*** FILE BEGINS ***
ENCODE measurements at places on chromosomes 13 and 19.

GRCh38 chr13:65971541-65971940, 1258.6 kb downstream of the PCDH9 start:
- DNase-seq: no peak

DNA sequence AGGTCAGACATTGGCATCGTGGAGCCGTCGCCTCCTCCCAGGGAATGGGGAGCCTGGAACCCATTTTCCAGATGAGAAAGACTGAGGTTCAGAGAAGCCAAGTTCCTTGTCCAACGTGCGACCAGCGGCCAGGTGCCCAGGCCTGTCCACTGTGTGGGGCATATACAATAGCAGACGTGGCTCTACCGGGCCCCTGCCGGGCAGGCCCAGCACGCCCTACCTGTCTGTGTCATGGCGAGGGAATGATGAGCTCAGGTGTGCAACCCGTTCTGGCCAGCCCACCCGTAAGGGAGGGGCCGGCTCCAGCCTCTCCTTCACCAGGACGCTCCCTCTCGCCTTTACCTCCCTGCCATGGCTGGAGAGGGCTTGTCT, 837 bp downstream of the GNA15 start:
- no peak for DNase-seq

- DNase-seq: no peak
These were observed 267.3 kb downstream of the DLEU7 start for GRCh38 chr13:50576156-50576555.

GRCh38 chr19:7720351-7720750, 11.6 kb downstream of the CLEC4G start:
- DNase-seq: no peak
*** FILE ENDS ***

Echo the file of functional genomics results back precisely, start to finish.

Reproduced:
ENCODE measurements at places on chromosomes 13 and 19.

GRCh38 chr13:65971541-65971940, 1258.6 kb downstream of the PCDH9 start:
- DNase-seq: no peak

DNA sequence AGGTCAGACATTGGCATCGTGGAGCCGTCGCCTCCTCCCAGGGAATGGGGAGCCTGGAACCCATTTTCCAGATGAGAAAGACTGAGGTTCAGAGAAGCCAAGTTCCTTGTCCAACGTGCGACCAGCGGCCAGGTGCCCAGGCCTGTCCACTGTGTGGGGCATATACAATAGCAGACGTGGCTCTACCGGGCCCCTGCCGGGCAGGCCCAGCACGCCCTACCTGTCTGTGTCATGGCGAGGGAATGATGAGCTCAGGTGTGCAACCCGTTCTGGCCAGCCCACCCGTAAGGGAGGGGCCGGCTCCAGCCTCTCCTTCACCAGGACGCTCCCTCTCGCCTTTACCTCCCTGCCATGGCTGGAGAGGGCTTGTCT, 837 bp downstream of the GNA15 start:
- no peak for DNase-seq

- DNase-seq: no peak
These were observed 267.3 kb downstream of the DLEU7 start for GRCh38 chr13:50576156-50576555.

GRCh38 chr19:7720351-7720750, 11.6 kb downstream of the CLEC4G start:
- DNase-seq: no peak